Like many mountains, Mount Shasta is featured prominently in Native American legends. Local tribes saw the mountain as the center of the universe and integral to their creation myths. Mount Shasta sits on territories held by the Shasta, Wintu, Achumawi, Atsugewi, and Modoc tribes. For me, Mount Shasta has always held a sacred presence in my heart.
During this pandemic, we are all supposed to keep isolated from others. However I still want to go and take photographs though, so where to go? Naturally, I like night photography very much. So I went out looking for a good composition that would also work well at night.
I remember exploring around the McCloud River Railroad a couple years ago and finding a bunch of old rail equipment being stored on their tracks in McCloud, CA. I should mention the railroad is abandoned and hasn’t run in years. Considering McCloud is a small community and the rail yard is on the outskirts, I thought this may have a good opportunity for some night shots and still remain isolated – especially considering it’s winter. When I arrived during the day to look for a good spot, I was surprised to see there was no snow in the area. It has been a light winter so far, but I was still surprised. But at least I don’t have to worry about walking around in the snow.
I was looking for maybe an old caboose which I had seen previously, thinking it may be a good candidate. Instead, I came across an old track snowplow (spreader in railroad terms). The plow was very worn which would lend to some interesting light painting opportunities which I was pleased with. Even more exciting was the location of Mt Shasta behind it. I could incorporate both the snowplow and the mountain into the same shot, which I thought was a great composition. With my increasing (very slowly) knowledge of Photoshop and photo stacking, I thought this was the perfect location and subject.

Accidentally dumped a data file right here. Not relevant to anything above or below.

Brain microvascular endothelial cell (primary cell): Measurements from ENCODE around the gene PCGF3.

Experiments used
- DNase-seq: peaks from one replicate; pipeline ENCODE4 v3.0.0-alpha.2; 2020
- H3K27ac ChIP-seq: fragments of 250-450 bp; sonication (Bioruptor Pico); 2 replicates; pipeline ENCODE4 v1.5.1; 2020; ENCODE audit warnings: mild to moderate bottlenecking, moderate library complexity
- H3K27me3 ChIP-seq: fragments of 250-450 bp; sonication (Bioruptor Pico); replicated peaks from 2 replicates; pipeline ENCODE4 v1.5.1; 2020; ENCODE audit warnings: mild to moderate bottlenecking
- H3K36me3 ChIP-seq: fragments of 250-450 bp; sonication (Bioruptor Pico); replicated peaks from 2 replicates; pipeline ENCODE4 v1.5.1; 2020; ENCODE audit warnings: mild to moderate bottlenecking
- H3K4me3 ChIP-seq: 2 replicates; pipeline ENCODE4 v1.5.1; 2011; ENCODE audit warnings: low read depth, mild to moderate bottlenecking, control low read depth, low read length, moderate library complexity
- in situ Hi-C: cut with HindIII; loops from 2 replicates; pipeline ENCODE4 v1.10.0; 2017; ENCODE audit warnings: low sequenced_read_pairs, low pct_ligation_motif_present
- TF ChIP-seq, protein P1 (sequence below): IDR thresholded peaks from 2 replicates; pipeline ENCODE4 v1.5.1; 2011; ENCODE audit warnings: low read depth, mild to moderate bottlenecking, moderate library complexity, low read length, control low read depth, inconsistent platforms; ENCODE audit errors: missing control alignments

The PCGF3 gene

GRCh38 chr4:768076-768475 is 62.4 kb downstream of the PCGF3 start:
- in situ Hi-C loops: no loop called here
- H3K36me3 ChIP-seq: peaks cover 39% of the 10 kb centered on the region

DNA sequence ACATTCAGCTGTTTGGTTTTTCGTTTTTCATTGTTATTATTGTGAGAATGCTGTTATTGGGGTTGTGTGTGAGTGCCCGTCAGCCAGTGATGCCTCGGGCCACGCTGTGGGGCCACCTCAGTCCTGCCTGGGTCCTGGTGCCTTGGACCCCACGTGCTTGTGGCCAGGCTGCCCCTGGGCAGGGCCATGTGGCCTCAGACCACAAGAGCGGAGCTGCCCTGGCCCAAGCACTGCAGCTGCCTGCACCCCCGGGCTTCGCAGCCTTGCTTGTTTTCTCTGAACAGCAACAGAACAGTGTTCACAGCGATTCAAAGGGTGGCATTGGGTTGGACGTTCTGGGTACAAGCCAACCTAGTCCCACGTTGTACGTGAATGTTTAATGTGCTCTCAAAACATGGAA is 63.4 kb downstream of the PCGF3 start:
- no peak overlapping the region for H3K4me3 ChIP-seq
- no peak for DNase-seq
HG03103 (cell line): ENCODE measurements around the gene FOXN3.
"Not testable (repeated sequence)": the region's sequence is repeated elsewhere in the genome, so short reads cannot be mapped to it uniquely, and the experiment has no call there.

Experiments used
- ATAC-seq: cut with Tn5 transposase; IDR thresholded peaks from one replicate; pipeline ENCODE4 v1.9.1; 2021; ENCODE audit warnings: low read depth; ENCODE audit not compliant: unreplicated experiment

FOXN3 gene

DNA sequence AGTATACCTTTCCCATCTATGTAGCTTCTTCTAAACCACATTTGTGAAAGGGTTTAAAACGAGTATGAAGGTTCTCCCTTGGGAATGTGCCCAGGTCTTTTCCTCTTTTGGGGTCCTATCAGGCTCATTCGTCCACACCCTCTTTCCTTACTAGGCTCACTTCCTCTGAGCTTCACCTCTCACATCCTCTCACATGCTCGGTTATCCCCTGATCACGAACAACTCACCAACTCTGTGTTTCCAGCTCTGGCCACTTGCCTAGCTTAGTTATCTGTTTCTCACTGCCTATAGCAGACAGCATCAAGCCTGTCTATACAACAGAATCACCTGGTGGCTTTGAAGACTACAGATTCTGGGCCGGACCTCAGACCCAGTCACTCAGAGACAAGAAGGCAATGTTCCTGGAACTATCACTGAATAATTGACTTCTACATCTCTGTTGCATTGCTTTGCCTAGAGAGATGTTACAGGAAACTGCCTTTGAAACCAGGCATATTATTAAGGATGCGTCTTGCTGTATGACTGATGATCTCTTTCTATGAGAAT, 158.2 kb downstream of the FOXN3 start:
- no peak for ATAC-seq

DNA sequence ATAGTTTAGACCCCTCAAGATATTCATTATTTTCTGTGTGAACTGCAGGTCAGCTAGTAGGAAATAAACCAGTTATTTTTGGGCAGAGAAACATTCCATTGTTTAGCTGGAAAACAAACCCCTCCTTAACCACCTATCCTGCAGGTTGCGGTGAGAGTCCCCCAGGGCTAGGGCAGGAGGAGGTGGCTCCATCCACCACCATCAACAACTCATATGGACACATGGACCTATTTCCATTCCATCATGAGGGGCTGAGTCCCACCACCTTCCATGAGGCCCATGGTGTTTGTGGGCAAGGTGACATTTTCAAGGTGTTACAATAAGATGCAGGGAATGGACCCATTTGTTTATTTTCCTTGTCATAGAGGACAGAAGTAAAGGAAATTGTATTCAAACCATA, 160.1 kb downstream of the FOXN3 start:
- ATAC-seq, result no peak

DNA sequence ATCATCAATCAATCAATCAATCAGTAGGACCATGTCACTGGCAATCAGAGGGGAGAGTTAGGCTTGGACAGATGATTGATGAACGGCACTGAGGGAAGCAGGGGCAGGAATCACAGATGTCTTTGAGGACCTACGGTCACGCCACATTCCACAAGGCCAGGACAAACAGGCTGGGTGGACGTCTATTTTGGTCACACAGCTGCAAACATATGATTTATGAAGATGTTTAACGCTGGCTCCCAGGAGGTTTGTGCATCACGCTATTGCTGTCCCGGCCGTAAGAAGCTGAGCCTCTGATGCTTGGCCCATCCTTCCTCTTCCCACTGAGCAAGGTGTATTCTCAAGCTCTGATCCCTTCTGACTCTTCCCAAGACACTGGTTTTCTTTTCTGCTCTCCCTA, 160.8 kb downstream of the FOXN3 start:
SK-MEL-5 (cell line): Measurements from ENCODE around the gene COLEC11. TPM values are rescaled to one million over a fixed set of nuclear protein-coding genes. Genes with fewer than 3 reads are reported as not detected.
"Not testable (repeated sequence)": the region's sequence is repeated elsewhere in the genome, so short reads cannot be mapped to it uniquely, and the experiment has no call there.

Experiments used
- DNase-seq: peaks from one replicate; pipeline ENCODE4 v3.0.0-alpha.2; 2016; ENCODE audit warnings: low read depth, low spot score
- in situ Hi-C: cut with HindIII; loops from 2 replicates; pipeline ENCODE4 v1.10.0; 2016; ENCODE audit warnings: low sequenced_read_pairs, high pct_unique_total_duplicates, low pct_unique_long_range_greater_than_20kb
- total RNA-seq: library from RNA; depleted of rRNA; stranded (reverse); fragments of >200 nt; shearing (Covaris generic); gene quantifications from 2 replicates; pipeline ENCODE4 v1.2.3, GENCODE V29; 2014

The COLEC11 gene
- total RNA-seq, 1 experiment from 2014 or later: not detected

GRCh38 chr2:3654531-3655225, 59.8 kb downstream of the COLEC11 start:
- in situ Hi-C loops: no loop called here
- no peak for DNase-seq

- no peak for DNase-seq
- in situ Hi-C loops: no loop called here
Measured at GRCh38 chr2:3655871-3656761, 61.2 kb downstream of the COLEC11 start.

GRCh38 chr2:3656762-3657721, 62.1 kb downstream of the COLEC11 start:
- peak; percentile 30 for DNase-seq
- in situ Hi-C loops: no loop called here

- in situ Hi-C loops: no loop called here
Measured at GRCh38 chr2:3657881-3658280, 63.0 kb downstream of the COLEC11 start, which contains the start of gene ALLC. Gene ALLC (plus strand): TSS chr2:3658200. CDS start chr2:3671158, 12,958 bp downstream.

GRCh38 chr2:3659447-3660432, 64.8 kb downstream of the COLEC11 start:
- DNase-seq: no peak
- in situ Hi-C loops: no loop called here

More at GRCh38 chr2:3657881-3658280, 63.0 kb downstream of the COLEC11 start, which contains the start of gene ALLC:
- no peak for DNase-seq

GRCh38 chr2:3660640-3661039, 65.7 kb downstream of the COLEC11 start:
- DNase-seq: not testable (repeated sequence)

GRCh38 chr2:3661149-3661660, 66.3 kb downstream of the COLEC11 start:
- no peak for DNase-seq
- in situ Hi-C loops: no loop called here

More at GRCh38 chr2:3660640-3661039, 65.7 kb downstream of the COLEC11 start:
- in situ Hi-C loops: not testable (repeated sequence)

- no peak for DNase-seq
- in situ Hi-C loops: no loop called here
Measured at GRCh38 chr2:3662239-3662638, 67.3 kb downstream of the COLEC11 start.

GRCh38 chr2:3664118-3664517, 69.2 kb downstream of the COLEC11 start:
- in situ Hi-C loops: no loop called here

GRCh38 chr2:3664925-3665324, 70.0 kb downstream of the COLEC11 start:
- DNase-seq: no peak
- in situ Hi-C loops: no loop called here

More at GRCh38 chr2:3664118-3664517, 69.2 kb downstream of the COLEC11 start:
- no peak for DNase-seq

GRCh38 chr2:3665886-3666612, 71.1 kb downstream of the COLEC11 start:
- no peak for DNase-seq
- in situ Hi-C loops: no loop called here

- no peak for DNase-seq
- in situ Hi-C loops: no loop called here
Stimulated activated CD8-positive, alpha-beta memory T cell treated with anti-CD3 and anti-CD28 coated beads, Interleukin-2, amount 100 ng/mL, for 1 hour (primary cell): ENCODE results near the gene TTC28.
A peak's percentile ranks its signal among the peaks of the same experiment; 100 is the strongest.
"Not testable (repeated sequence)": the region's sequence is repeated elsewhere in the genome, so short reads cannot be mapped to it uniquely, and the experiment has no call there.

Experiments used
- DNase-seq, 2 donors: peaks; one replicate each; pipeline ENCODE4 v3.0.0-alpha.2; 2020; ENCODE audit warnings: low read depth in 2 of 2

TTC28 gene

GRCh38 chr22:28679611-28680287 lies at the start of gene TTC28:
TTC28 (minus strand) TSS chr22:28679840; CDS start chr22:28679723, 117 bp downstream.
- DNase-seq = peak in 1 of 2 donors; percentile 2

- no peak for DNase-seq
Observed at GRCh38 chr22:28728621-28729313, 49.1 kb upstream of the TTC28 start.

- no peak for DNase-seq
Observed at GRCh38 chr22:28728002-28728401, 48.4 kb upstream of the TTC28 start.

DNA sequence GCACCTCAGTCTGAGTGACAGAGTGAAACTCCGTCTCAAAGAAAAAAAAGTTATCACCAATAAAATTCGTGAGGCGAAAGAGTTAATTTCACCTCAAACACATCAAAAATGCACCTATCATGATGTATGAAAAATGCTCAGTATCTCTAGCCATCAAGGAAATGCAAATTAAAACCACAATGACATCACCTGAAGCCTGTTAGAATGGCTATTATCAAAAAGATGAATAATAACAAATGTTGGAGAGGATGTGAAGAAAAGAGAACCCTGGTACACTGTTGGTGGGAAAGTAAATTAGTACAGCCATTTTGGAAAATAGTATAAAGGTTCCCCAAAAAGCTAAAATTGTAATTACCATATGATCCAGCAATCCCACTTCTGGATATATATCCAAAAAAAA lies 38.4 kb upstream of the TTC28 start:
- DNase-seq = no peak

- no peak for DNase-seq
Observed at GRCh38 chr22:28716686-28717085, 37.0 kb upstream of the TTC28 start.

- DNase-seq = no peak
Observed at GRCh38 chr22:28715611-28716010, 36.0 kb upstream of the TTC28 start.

I checked the moon phase and realized it also was the size (approx 1/3) and location that would benefit the photo, as it should light up Mt Shasta nicely. Considering the weather was clear this day but clouds and winter weather was forecast to come in starting the next day, there was no time to waste. Another advantage of winter is the sun goes down early and you don’t have to wait long for darkness to set in.
Now knowing where I wanted to be and what I wanted to photograph, I returned at darkness and started the process. I set up the camera and tripod where I had previously explored. With the help of my son-in-law, I started to ‘light paint’ the plow from every angle I could think of. Changing the intensity of the light for specific angles, I took a lot of photos. I figured I would rather have too many than be disapointed by having too few. Things went surprisingly smooth and in no time we were done.
Since we were there, I took photographs of other equipment and buildings in the area to try and get the most out of our visit. At one point another vehicle pulled up and parked near us. I figured it must be a security guard but he never approached us (we were on the correct side of a locked gate). He only talked to us when he was leaving, which he asked if we were okay and what we were doing and then left. So I don’t really know who he was or what he was doing, it was a little weird.
Once I returned and downloaded the photos, I started the stacking process in Photoshop. I was pretty happy with the results after stacking over ten different photos to make one final one. This final photo is one photograph for the sky and Mt Shasta and then about 10 photographs of the snowplow and foreground. Looking one at a time at the photographs I used for stacking, it is not very impressive. However, once all the photos are combined is when it really comes together and creates a remarkable image.
There are more photographs to take at this location and I can’t wait to return and experiment some more!